As Teresa Connor says quietly, it is a terrible memory which never goes away.
It’s 7pm on a Friday and the room is already crowded, as smartly dressed people greet each other before taking a seat at tables dotted around the room.
It’s nearly 50 years since Denis Law was in his pomp, yet the memories of this remarkable fellow remain indelible.
Fiona Drouet appreciates nothing will ever bring her daughter back.
Leaves crunch underfoot on the narrow and winding driveway to Elsick House, and the hedges which normally provide thick green foliage have given way to orange and gold hues in time for winter.
Every day, there are new revelations emerging about Britain’s institutions, whether at Westminster or Holyrood, the Royal Family or the Fourth Estate.
Aberdeen Railway Station marked its 150th anniversary at the weekend – by naming a high-speed train after it.
It isn’t often the case a public artwork generates so many positive headlines - before it has officially opened to the public.
It was billed as one of the most radical developments in medical science when Louise Brown became the first child to be born through in-vitro fertilization in the summer of 1978.
First dates: sweaty palms and awkward hellos before you embark on a nerve-wracking experience which could actually change your life.
It was one of the most important military encounters of World War II.
George Whyte can still remember the moment he set eyes on his wife Nelly, whom he met at a Highland Fling 65 years ago.
The tiny island of Ulva, nestled in the Inner Hebrides off the west coast of Mull, has never been short of admirers.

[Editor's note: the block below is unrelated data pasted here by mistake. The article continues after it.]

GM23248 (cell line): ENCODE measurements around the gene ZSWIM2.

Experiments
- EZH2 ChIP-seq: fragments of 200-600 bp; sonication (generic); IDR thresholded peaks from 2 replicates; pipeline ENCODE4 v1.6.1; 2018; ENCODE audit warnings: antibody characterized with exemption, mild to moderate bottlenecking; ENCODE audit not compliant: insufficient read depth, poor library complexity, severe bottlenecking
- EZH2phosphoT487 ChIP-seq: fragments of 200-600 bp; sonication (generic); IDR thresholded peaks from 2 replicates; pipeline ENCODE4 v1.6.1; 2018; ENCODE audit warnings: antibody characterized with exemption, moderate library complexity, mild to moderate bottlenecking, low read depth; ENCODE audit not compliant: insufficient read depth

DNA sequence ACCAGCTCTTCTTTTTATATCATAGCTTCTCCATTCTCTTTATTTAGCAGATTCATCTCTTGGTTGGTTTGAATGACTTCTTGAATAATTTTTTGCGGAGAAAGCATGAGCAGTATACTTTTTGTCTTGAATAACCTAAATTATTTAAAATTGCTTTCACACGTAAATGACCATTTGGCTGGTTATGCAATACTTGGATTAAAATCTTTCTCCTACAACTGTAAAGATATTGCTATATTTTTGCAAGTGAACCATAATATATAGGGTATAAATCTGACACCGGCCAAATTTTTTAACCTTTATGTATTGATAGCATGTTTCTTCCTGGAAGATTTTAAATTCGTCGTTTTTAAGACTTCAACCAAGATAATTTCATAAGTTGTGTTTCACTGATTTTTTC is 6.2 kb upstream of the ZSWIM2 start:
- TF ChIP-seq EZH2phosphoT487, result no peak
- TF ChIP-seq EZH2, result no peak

A chapter of Aberdeen’s seafaring heritage is to sail into the history books when the last city-built ship makes its final journey next year.
The gallows humour which permeates Scottish sport has been prominent in recent days.
Karen Berry is in love with the whole world of dance.
An RAF legend has revealed how training in Moray helped harden his resolve ahead of being captured as a prisoner of war during World War II.
A fundraiser has swapped the north-east for the perils of kangaroos in Australia’s outback.
It was an image which caused outrage across Scotland in 2014: the sight of lions and tigers locked in cages in freezing conditions in Fraserburgh.
The film about their creation was called the First of the Few.
It happened 20 years ago, but John Clark still remembers the horror of the Sapphire trawler tragedy as if it was yesterday.
A medal, which was won by an Aberdeenshire man at the battle of Trafalgar, has been sold at auction for £12,000.
It is one of the most famous thoroughfares in Scotland – a place where Sir Alex Ferguson and his Dons stars paraded the European Cup Winners Cup to the rapturous acclaim of tens of thousands of proud members of the public in 1983, and the north-east’s London Olympic luminaries followed suit in 2012.
Many tears will be shed. Of that there is no doubt.
Kirstin Williamson is just like any other 20-year-old and is training to be a teacher at Aberdeen University, having just left home to live with flatmates.
The mystery over the burial place of an executed Jacobite clan chief could be solved next month by a renowned forensic expert.
There have been plenty of headlines recently about well-known Scots being afflicted with severe neurological conditions.
Nick Pilbeam admits he wasn’t sure what the reaction would be when he helped establish Scotland’s first Men’s Shed in Westhill in Aberdeenshire.
“All I heard was ‘No, No, No!’ It went for her throat and locked its teeth onto her. The screaming and howling was horrendous.”
It was once the club all boys wanted to join, with the lure of adventure and life skills not to mention traditional parades and a ready-made group of friends.
The stark reality of Scotland’s problem with alcohol abuse has never been far from the headlines in recent years.
For more than 20 years, a team of hardy Victorians painstakingly recorded vital information about the weather on top of Britain’s highest mountain.